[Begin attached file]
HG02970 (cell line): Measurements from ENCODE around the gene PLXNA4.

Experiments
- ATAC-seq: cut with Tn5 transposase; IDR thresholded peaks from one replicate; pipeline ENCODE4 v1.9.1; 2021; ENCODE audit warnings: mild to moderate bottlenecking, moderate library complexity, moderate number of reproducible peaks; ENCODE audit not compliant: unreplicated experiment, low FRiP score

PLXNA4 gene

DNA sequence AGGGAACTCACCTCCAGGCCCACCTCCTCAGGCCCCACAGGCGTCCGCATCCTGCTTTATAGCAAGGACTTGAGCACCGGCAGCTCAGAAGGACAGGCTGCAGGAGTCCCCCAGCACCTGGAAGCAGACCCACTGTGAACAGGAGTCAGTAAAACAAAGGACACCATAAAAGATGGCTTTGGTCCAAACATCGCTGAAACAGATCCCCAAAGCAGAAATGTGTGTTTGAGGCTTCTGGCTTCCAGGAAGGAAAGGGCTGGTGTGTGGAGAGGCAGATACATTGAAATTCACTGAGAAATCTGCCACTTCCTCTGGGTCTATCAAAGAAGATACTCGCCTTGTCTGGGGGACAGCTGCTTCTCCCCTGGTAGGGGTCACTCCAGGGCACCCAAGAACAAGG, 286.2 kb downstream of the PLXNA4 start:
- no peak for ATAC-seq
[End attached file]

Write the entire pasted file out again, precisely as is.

HG02970 (cell line): Measurements from ENCODE around the gene PLXNA4.

Experiments
- ATAC-seq: cut with Tn5 transposase; IDR thresholded peaks from one replicate; pipeline ENCODE4 v1.9.1; 2021; ENCODE audit warnings: mild to moderate bottlenecking, moderate library complexity, moderate number of reproducible peaks; ENCODE audit not compliant: unreplicated experiment, low FRiP score

PLXNA4 gene

DNA sequence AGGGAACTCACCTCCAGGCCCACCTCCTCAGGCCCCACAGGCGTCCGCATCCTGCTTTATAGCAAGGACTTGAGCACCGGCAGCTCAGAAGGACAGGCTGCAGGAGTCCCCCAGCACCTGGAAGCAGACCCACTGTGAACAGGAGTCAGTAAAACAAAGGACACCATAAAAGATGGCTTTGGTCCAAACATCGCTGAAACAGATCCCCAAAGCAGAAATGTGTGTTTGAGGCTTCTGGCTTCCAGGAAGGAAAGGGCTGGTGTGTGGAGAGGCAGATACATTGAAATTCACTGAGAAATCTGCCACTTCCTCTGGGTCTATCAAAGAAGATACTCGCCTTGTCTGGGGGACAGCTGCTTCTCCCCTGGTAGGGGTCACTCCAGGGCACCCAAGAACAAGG, 286.2 kb downstream of the PLXNA4 start:
- no peak for ATAC-seq